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Video: Use your credit card points to pay for a haunted getaway

Love a good thrill? Try a visit to a spooky hotel, defray cost with rewards

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If you get a thrill from haunted houses, you can use your credit card points to pay for a getaway to a spooky hotel.

There are haunted hotels across the country. Some belong to major chains, so you can use your credit card points to get a room. Hyatt’s Driskill hotel in Austin, Texas; the Omni Homestead Resort in Virgina; and the Omni Parker House in Boston all will let you use your points. However, many other famous haunted hotels, such as the Jerome Grand Hotel in Jerome, Arizona, are independently owned, so you’ll have to pay for your spooky stay.

Ghost-hunting enthusiast Kayla Johnson says her stay at the haunted Jerome Grand Hotel didn’t disappoint. “When we got to the Grand Suite, the lights started flickering, like constantly.”

This was just one of her many chilling experiences, including the broken clock in her room suddenly starting to work, and strange feelings she got when she walked to certain parts of the hotel.

“Jerome was known as the wickedest town in the West,” says Chris Altherr, manager of the Jerome Grand Hotel and nephew of the hotel’s owner. He has roamed up and down the Jerome Grand’s spooky hallways since he was a child.

The hotel sits atop a mountain overlooking the old mining town of Jerome, where fires once raged, gold diggers came hunting for fortune, and mysterious deaths still linger in the air. The Jerome Grand was once a hospital that catered to many of these visitors. Some left, and others never checked out.

“Maybe these spirits aren’t all settled a hundred percent yet,” Altherr says. “They are still here somehow.”

Even though you can’t use your points at the Jerome Grand, you can use credit card travel reward points for your flights and rental car to get the ghostly town, offsetting the cost of your stay at the haunted hideaway. The 100,000 sign-up bonus points that come with the Chase Sapphire Reserve credit card, after meeting the minimum spending requirement, should more than cover the costs.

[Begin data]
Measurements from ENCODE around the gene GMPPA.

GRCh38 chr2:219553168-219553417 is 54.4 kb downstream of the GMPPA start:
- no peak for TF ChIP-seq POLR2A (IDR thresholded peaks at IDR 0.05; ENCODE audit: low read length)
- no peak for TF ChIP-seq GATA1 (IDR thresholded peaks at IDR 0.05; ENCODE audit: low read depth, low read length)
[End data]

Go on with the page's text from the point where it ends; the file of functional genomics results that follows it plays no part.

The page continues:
Considering many of these mystical mining towns have few avenues in or out, you’ll want transportation just in case a quick getaway is in order. Johnson herself had to make a speedy exit after getting spooked.

“I felt really sick, and I had to leave,” says Johnson, referring to her visit to the Jerome Grand’s boiler room during her ghost tour. “I got really nauseous, and I had to get out of there.” The boiler room is the site of two mysterious deaths during Jerome’s shadier days.

For this reporter’s ghost-hunting experience, I chose the almost 100-year-old Hotel Monte Vista in Flagstaff, Arizona, where guests, including Wild West movie star John Wayne, have reported seeing multiple ghosts: an old woman who sways back and forth in Room 305’s creaky rocking chair, a couple who dance in the cocktail lounge and a bellboy who knocks on your door, just to name a few.

The cleaning staff also have their own stories to share.

“On the walkie-talkies, only on the third and fourth floors, you could hear two little kids playing hide and seek,” recounts Cheryl Dollerschell, the Hotel Monte Vista’s cleaning manager.

She recalls once when another staff member was cleaning by the window, “Suddenly over her walkie-talkie one of the kids says ‘Hey get away from that window!’ That was the last time the walkie-talkies were used.”

In my room, Room 306, the spirit of a woman who was killed more than 60 years ago after she was thrown from the window reportedly seeks her revenge on the guests who stay there. My experience? While it could have been my imagination, in the middle of the night I suddenly felt as if I were being suffocated, and it took a long time to catch my breath and yell for help.

Let’s just say I wasn’t sorry to check out the next morning.

Dollarschell says it’s experiences like mine that keep guests intrigued. “We have a lot of people coming back,” she says. “They come back, just for that.”

The more creative your mind, the more thrilling your experience will be. If you can use your credit card points to pay for your travel – and in some cases, your room – you’ll feel even better about lying awake all night, awaiting a ghostly visitor.

See related: How to save on a national park vacation, How to get free stays and perks faster with hotel rewards

Published: October 29, 2016


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Updated: 12-03-2016


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